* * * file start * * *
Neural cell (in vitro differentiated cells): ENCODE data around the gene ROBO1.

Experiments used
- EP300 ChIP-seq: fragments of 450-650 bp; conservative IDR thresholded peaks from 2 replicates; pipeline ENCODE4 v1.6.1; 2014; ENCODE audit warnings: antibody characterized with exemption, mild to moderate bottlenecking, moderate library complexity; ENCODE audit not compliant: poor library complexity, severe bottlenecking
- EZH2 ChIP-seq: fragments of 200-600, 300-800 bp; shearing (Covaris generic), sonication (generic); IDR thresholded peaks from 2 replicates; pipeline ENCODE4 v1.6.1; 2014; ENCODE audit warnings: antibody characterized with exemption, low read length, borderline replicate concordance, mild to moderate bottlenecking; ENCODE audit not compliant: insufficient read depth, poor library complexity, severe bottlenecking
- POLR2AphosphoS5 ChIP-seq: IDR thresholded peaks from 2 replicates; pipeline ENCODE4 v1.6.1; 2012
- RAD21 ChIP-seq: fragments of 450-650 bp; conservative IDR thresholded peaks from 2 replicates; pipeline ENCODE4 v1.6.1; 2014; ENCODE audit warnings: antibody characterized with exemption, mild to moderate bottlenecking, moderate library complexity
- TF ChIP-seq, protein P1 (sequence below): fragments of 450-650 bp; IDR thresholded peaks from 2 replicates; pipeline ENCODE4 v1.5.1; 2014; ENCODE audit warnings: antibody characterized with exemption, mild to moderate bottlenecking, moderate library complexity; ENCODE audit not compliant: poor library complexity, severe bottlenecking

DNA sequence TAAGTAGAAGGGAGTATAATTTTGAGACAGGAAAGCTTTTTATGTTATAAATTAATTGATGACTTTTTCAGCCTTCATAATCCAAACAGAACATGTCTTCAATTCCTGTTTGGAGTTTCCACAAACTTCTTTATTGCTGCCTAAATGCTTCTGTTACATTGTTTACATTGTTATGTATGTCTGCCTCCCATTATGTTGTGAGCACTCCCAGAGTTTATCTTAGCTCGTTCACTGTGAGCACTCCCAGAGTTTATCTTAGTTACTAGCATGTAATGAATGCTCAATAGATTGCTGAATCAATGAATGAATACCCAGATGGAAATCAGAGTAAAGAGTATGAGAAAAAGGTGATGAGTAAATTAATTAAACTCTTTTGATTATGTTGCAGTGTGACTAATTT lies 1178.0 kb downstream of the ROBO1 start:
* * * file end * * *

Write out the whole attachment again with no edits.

Neural cell (in vitro differentiated cells): ENCODE data around the gene ROBO1.

Experiments used
- EP300 ChIP-seq: fragments of 450-650 bp; conservative IDR thresholded peaks from 2 replicates; pipeline ENCODE4 v1.6.1; 2014; ENCODE audit warnings: antibody characterized with exemption, mild to moderate bottlenecking, moderate library complexity; ENCODE audit not compliant: poor library complexity, severe bottlenecking
- EZH2 ChIP-seq: fragments of 200-600, 300-800 bp; shearing (Covaris generic), sonication (generic); IDR thresholded peaks from 2 replicates; pipeline ENCODE4 v1.6.1; 2014; ENCODE audit warnings: antibody characterized with exemption, low read length, borderline replicate concordance, mild to moderate bottlenecking; ENCODE audit not compliant: insufficient read depth, poor library complexity, severe bottlenecking
- POLR2AphosphoS5 ChIP-seq: IDR thresholded peaks from 2 replicates; pipeline ENCODE4 v1.6.1; 2012
- RAD21 ChIP-seq: fragments of 450-650 bp; conservative IDR thresholded peaks from 2 replicates; pipeline ENCODE4 v1.6.1; 2014; ENCODE audit warnings: antibody characterized with exemption, mild to moderate bottlenecking, moderate library complexity
- TF ChIP-seq, protein P1 (sequence below): fragments of 450-650 bp; IDR thresholded peaks from 2 replicates; pipeline ENCODE4 v1.5.1; 2014; ENCODE audit warnings: antibody characterized with exemption, mild to moderate bottlenecking, moderate library complexity; ENCODE audit not compliant: poor library complexity, severe bottlenecking

DNA sequence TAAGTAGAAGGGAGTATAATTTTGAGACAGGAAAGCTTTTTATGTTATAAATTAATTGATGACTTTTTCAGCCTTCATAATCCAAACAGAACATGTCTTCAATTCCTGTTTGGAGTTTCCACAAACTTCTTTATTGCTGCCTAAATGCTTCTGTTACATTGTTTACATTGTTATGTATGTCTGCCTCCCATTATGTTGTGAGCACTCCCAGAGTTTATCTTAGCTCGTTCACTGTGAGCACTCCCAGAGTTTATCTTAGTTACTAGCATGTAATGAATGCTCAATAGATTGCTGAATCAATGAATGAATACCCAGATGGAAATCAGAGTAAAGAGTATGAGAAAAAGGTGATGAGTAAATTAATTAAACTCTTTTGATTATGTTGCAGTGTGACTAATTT lies 1178.0 kb downstream of the ROBO1 start: